How Warriors, Bay Area helped Celtics win all 17 of their NBA titles

It’s fair to say that inconsistent play in the NBA Finals saw the Golden State Warriors inadvertently help the Celtics near a record-breaking 18th NBA championship.

It’s also fair to say that Boston gets help from Bay Area folks when it’s most needed, it’s just that history is repeating itself. Again.

There’s a ton of evidence that the Celtics didn’t become the most iconic franchise in NBA history of their own accord. Whenever the Celtics needed a helping hand over the years, the Warriors and the Bay Area have always been there for them.

Search for the roots of each of the Celtics’ record-breaking 17 NBA championship trophies, and you’ll find that they run deep here in the Bay Area.

Everyone. Single. one.

From Bill Russell, KC Jones, Robert Parish, Kevin McHale, Paul Silas, Paul Pierce and even Larry Bird, these great Celtics all came on the way – or on the way – from our bay to the back bay to collect championships.

Boston Celtics star Bill Russell, left, is greeted by coach Arnold “Red” Auerbach on his 10,000th Point congratulated in the NBA game against the Baltimore Bullets at Boston Garden in a December 12, 1964 photograph. (AP Photo/File) (AP Photo/File)

Legendary Celtics coach Red Auerbach isn’t just known for chewing victory cigars. He was the architect of 16 of Boston’s championships.

“There’s a correlation between all these players – they’re great guys. Red brought people with him who he thought would suit the Celtics,” said Garry St. Jean, a former Warriors coach and general manager.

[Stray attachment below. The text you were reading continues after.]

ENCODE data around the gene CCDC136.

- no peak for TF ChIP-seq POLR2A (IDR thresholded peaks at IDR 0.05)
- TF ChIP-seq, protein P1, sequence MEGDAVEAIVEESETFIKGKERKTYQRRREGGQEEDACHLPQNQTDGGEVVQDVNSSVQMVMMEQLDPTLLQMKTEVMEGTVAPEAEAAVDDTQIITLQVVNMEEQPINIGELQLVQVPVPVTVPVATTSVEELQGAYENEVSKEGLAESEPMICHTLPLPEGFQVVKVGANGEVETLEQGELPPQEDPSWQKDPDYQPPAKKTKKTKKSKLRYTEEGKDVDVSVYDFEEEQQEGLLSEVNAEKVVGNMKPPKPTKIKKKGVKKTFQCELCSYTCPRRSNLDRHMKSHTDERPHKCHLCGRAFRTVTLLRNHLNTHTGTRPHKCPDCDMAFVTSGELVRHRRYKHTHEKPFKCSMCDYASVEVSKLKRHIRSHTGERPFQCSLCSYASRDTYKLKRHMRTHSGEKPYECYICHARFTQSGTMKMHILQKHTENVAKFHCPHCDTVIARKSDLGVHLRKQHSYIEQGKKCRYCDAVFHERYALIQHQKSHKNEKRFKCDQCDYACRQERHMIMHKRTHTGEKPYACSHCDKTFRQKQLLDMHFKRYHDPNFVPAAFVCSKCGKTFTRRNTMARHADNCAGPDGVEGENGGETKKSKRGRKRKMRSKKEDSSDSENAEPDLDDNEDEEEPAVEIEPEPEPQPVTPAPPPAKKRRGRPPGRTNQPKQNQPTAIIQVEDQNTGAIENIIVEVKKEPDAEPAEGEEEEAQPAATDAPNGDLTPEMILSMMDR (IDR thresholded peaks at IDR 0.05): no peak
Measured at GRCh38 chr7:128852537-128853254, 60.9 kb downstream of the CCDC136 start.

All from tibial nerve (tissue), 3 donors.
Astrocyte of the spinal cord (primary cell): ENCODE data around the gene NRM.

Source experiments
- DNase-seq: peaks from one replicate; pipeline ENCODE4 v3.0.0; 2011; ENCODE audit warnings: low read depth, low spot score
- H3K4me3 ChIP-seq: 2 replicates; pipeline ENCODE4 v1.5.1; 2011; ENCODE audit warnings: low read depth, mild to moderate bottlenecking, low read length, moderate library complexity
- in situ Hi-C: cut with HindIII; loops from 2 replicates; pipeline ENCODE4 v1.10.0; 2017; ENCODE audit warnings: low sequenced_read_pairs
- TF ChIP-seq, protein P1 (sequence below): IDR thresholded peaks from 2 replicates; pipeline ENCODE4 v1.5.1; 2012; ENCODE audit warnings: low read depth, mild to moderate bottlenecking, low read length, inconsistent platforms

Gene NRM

Here’s how the aforementioned elite Celtics contributed to all of those green-and-white championship banners in the rafters of TD Garden:

Track #1-11: Russell’s fingerprints were all over the Celtics’ first 11 title trophies. The former star of McClymonds High of Oakland and the University of San Francisco established himself as perhaps the game’s greatest player upon his arrival in 1956. (We’ll explain later how the Ice Capades—yes, the Ice Capades—helped the Celtics bring Russell in.) Jones, his USF teammate and fellow Hall of Famer, also played a major role in eight of those consecutive championships (1959-66).

Track #12-13: Silas was another McClymonds defensive All-Star coming in a trade from Phoenix. The Suns lost a lot of defensive tenacity and watched as Silas helped bring two more titles to Boston in 1974 and 1976.

Track #14-16: Parish and McHale arrived in Boston courtesy of the Warriors in one of the biggest NBA trade heists of all time. Together they have teamed with Bird for three championships (1981, ’84 and ’86). Boston’s coach for the title runs in ’84 and ’86? None other than KC Jones.

The Warriors also played a role in Bird’s move to Boston, as they decided to pick Bird in 1978 — and missing him a year to finish his game at Indiana State was too risky — opting for the safer choice, Draw Purvis Short.

Title #17: The 2008 championship year was a throwback to the No. 1 title almost 50 years ago – one of Boston’s big stars was a native of Oakland. Pierce was born in Oakland before his family moved to Inglewood. More local influence came in 2008 from a couple of benchers: Hayward High’s Eddie House and Oakland Tech’s Leon Powe.

St. Jean, the Warriors’ GM in 1998, admits he should have brought Pierce back to Oakland. But they brought in Antawn Jamison with the No. 4, making Pierce the No. 10 for Boston, where he was the 2008 Finals MVP.

“I loved Paul Pierce, but I ended up listening to my Boy Scouts,” St. Jean said during a phone interview Thursday. “I remember interviewing Paul and he said, ‘I’d like to play here.’ … We should have picked Pierce.”

Title #18? If the Warriors lose that streak next week, Boston’s potential record 18th NBA title would feature another Bay Area twist — star swingman Jaylen Brown was a former star at Cal. Don’t forget that coach Ime Udoka would become the second former USF player alongside Jones to coach a title-winning team in Boston.

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